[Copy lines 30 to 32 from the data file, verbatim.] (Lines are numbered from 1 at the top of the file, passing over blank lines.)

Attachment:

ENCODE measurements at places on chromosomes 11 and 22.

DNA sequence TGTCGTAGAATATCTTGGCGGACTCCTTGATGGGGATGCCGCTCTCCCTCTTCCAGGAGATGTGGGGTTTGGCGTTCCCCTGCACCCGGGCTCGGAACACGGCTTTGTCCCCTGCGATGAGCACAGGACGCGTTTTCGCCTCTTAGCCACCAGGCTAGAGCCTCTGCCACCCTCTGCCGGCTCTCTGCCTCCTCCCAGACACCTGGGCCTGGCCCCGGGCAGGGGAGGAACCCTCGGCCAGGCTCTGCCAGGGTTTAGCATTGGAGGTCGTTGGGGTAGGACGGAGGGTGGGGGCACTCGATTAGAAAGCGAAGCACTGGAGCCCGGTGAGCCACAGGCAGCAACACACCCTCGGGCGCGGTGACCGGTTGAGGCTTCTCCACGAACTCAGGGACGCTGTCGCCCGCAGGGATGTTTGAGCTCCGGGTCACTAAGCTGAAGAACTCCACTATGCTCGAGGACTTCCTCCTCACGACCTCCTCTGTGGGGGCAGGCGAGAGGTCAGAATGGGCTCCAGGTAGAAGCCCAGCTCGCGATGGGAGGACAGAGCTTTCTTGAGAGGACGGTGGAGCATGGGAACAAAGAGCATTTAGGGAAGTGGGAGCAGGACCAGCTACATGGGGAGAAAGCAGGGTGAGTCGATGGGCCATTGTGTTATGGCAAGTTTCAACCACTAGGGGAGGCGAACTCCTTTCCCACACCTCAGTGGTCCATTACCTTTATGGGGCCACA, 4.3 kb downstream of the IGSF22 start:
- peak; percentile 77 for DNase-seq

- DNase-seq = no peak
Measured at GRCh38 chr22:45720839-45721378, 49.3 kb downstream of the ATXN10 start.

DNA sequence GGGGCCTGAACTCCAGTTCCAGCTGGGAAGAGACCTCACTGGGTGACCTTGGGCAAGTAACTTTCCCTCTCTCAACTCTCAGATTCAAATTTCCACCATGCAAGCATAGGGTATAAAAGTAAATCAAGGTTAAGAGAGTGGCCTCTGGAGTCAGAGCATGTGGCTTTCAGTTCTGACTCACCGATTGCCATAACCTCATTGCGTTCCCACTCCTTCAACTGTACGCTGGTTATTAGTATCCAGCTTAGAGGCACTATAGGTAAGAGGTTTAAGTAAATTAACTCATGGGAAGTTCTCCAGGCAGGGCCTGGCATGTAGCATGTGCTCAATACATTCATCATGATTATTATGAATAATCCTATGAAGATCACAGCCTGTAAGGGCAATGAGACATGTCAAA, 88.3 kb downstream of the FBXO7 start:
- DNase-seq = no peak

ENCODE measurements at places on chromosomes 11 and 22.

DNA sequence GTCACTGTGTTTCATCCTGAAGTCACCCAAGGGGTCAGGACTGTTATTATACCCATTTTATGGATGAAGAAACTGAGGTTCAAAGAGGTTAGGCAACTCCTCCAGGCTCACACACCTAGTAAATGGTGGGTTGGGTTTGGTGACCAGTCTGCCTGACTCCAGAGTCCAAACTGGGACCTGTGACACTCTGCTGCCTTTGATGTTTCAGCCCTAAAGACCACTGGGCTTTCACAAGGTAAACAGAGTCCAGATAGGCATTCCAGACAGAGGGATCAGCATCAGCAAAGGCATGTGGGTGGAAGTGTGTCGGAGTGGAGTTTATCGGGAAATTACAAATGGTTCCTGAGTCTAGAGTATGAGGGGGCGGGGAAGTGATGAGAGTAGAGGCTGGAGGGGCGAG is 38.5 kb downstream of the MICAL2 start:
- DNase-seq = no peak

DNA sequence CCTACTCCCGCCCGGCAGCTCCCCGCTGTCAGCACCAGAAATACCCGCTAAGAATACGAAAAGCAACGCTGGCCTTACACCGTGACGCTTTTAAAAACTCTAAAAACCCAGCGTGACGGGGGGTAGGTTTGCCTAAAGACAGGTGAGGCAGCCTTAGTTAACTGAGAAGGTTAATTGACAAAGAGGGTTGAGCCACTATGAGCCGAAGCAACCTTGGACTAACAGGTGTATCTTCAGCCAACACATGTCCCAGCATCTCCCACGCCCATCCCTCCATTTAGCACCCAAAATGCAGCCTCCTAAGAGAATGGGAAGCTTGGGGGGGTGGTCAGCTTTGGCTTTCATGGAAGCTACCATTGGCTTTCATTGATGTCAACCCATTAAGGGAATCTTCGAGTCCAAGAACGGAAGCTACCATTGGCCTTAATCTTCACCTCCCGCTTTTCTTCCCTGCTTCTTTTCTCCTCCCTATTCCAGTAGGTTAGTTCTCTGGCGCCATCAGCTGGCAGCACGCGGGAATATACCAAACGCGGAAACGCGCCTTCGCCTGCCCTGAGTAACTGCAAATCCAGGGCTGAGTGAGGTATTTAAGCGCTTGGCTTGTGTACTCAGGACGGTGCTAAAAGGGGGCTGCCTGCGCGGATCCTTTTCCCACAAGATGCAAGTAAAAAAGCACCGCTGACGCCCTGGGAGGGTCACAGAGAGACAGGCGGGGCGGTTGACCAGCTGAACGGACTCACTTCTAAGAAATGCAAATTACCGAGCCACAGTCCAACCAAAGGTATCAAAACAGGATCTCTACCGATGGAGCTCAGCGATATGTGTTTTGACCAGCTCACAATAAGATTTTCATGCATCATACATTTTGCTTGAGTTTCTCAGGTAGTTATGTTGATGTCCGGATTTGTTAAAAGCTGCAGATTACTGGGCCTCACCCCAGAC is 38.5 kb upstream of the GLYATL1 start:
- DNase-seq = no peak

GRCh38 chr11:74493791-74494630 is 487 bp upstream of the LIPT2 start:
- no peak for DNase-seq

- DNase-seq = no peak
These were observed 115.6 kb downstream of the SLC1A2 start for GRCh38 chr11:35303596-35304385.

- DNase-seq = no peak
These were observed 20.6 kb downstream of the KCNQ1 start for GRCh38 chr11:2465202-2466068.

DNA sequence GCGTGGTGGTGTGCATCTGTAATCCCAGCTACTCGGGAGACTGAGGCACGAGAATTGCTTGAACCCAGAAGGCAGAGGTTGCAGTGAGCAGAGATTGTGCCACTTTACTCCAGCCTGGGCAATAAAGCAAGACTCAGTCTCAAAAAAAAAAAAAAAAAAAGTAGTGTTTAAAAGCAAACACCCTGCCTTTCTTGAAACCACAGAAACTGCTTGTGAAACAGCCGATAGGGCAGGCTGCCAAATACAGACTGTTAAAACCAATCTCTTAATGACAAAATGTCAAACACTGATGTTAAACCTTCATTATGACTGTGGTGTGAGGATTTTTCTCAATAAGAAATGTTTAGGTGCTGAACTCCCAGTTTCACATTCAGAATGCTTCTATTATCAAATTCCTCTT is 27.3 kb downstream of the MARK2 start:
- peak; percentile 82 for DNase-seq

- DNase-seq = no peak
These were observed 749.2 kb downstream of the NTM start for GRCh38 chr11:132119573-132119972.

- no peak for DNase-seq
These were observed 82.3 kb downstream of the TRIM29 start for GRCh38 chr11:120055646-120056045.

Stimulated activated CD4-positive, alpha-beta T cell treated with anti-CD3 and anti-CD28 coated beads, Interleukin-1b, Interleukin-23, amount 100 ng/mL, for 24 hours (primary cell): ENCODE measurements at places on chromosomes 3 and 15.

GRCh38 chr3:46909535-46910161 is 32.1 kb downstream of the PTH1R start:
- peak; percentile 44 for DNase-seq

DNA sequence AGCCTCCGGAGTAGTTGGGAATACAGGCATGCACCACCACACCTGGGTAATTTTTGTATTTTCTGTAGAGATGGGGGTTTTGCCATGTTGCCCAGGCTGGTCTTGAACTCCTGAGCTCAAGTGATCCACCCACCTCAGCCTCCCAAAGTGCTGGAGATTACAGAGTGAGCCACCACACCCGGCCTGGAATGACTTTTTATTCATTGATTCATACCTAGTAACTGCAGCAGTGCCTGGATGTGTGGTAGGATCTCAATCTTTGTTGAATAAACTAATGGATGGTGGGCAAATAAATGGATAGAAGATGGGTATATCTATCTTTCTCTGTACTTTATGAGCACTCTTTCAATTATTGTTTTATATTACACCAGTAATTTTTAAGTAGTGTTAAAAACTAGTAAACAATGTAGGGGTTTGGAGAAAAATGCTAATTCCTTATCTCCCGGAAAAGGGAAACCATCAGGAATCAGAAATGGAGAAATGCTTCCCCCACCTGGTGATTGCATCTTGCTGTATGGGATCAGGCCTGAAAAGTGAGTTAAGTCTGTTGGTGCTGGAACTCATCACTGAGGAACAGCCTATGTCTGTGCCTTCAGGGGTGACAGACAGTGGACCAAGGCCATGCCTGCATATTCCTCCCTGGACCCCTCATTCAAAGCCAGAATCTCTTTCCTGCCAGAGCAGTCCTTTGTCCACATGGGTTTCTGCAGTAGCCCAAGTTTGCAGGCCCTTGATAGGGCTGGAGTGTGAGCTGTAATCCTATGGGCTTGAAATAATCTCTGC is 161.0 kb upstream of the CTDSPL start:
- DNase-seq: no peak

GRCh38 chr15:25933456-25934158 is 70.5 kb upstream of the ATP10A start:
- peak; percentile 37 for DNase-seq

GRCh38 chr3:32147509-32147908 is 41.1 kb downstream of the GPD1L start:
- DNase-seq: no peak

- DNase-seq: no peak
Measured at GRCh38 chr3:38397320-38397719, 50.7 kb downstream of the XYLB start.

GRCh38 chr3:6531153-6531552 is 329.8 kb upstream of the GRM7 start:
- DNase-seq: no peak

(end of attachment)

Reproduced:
GRCh38 chr15:25933456-25934158 is 70.5 kb upstream of the ATP10A start:
- peak; percentile 37 for DNase-seq

GRCh38 chr3:32147509-32147908 is 41.1 kb downstream of the GPD1L start: